Plant-based prison farm worth ex­plor­ing

Kingston Whig-Standard - - OPINION -

We are writ­ing to ex­press con­cern over the process and com­po­si­tion of the panel ap­pointed to ad­vise the gov­ern­ment on re­open­ing Kingston’s prison farms. Five of the eight panel mem­bers are live­stock farm­ers, mak­ing it clear that only an­i­mal agri­cul­ture is un­der con­sid­er­a­tion.

Al­ter­na­tive pro­pos­als to es­tab­lish in­no­va­tive and eco­log­i­cally sus­tain­able plant-based farms have been pre­sented to your gov­ern­ment on nu­mer­ous oc­ca­sions. Th­ese voices have been ex­cluded from the panel. We are for­mally re­quest­ing that the com­po­si­tion of the panel be re­viewed in favour of a more trans­par­ent and bal­anced process, and we call for the in­clu­sion of voices rep­re­sent­ing for­ward-think­ing plant-based agri­cul­ture.

As we have doc­u­mented in pre­vi­ous sub­mis­sions to the gov­ern­ment, there is strong ev­i­dence that a plant-based prison farm would be bet­ter for pris­on­ers, an­i­mals, the lo­cal com­mu­nity and the en­vi­ron­ment. Yet it ap­pears that the panel has been set up in such a way as to pre­clude con­sid­er­a­tion of this op­tion. This is puz­zling given the chal­lenges iden­ti­fied by the gov­ern­ment’s own con­sul­tants in their “Re­port on the Town Hall Meet­ing on the fea­si­bil­ity of re-es­tab­lish­ing pen­i­ten­tiary farms at the Joyceville and Collins Bay In­sti­tu­tions,” dated Aug. 16, 2016, which stated that re­in­stat­ing a dairy farm:

“May be un­re­al­is­tic given pre­lim­i­nary es­ti­mates of its ex­pense” and “the op­er­at­ing costs of main­tain­ing the pen­i­ten­tiary farm pro­gram as they were, while they were op­er­a­tional, were found to be pro­hib­i­tive for CORCAN. The cap­i­tal costs as­so­ci­ated with re-es­tab­lish­ing the farms as they were could make it even less fea­si­ble.”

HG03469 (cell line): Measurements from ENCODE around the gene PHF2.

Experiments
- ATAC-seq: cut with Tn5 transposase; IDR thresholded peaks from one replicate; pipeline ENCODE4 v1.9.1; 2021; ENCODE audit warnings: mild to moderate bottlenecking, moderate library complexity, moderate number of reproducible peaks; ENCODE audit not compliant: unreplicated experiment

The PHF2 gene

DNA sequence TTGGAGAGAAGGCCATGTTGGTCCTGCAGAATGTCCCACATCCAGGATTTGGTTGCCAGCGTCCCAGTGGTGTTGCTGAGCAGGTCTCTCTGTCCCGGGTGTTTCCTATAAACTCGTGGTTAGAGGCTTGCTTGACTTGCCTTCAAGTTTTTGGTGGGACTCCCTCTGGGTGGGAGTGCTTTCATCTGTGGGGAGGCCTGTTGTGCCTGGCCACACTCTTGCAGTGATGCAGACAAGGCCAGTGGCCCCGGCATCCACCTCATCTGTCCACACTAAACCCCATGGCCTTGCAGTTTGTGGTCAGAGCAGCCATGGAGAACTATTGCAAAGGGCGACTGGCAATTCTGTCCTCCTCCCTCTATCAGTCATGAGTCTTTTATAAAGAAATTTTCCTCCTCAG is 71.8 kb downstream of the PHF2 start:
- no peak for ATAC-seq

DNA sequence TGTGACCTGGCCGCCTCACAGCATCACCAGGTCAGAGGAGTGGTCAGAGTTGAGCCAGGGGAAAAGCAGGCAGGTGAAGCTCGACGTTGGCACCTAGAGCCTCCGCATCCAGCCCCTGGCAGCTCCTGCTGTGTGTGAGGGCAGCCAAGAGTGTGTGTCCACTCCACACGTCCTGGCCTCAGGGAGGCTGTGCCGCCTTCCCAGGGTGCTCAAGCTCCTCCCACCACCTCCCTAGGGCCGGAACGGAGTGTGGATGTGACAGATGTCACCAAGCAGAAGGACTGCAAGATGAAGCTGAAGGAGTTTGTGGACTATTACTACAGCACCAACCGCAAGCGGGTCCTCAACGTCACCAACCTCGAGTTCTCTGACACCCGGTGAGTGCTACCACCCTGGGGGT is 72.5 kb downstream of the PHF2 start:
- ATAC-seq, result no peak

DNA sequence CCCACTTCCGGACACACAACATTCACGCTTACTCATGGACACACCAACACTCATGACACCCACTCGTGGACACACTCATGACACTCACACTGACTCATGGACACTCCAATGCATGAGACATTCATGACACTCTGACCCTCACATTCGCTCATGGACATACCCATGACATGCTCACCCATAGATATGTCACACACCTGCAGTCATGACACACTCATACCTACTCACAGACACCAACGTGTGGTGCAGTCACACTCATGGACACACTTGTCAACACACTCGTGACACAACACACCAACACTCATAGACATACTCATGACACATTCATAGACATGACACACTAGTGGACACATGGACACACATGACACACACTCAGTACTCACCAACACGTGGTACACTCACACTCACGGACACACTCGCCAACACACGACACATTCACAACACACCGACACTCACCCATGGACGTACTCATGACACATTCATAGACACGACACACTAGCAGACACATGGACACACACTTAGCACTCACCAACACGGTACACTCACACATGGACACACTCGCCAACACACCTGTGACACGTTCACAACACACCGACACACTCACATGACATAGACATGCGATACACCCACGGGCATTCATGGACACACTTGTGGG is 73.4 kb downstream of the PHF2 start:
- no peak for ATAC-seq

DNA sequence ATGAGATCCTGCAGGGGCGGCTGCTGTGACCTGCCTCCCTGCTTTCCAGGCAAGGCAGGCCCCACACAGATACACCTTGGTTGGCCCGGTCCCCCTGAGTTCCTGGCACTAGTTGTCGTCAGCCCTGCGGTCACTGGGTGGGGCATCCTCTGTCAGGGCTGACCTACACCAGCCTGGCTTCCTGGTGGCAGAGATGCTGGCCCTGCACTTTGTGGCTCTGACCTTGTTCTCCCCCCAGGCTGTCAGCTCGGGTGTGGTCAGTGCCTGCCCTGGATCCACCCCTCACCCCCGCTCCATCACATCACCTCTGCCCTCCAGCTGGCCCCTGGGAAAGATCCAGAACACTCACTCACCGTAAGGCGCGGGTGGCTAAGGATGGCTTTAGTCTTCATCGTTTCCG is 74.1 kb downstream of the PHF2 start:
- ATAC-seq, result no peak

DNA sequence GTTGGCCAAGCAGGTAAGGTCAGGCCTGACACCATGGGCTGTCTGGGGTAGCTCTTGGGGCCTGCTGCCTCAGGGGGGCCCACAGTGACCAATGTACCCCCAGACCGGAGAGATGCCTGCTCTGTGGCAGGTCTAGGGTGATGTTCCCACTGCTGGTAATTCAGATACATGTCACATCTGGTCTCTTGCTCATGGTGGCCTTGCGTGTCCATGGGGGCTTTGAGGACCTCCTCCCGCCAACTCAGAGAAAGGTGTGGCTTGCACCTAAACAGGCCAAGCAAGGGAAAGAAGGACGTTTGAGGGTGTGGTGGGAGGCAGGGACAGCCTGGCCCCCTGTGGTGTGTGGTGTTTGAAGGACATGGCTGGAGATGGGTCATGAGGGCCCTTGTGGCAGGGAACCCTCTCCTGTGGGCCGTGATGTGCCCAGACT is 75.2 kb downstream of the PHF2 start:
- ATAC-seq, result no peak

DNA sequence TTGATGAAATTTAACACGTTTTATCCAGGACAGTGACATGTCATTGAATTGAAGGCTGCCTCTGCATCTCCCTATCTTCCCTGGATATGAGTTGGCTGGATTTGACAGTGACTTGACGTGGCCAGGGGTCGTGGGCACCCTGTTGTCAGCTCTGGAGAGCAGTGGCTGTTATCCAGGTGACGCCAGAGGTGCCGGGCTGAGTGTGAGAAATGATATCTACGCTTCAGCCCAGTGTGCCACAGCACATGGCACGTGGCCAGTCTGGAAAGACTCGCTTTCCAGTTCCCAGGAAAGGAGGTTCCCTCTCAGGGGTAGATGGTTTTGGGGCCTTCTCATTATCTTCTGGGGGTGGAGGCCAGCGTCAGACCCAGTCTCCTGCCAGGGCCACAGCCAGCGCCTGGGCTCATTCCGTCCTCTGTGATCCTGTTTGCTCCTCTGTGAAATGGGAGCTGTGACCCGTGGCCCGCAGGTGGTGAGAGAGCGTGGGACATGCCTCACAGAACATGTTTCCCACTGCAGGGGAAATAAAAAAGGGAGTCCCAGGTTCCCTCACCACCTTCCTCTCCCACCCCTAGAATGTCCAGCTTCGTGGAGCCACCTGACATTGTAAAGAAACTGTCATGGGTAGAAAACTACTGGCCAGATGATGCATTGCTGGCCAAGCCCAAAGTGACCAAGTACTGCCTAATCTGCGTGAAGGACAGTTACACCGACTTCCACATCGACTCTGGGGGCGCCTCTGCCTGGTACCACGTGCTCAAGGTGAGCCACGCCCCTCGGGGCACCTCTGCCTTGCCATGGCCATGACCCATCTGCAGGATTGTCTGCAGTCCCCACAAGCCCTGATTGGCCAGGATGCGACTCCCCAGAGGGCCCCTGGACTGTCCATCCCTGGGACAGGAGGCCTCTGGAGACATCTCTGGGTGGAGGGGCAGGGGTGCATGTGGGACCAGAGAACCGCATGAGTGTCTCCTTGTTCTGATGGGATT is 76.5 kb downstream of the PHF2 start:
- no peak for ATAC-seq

Given the demon­stra­ble ben­e­fits of a plant-based prison farm and the ac­knowl­edged in­fea­si­bil­ity of re­in­stat­ing dairy farms, we urge you to care­fully con­sider the skewed com­po­si­tion of the com­mit­tee and to ap­point ad­di­tional voices to the panel. They could in­clude farm­ers from Kingston’s vi­brant or­ganic plant-based farm­ing com­mu­nity, ex­perts in the re­ha­bil­i­ta­tive po­ten­tial of hu­man-an­i­mal re­la­tion­ships (in­clud­ing sanc­tu­ary), and ecol­o­gists spe­cial­iz­ing in sus­tain­able farm­ing prac­tices.

A cit­i­zen ad­vi­sory panel ap­pointed by the fed­eral gov­ern­ment must as­pire to a high level of bal­anced rep­re­sen­ta­tion and com­mit­ment to ev­i­dence-based pol­icy rec­om­men­da­tions. Given that sev­eral mem­bers of the panel have al­ready made clear that their sin­gle-minded goal is re­in­state­ment of an­i­mal agri­cul­ture, the panel as it stands fails the test.

We call on you to en­sure more bal­anced rep­re­sen­ta­tion and less bi­ased con­sid­er­a­tion of the op­tions. The restora­tion of the farms is ea­gerly an­tic­i­pated by the pub­lic. In our haste, let us not over­look op­por­tu­ni­ties and ad­van­tages that may lie in pre­vi­ously un­ex­plored pos­si­bil­i­ties for the fu­ture of our prison farms. Sue Don­ald­son, Calvin Neufeld and Franceen Neufeld for the Evolve Our Prison Farms coali­tion

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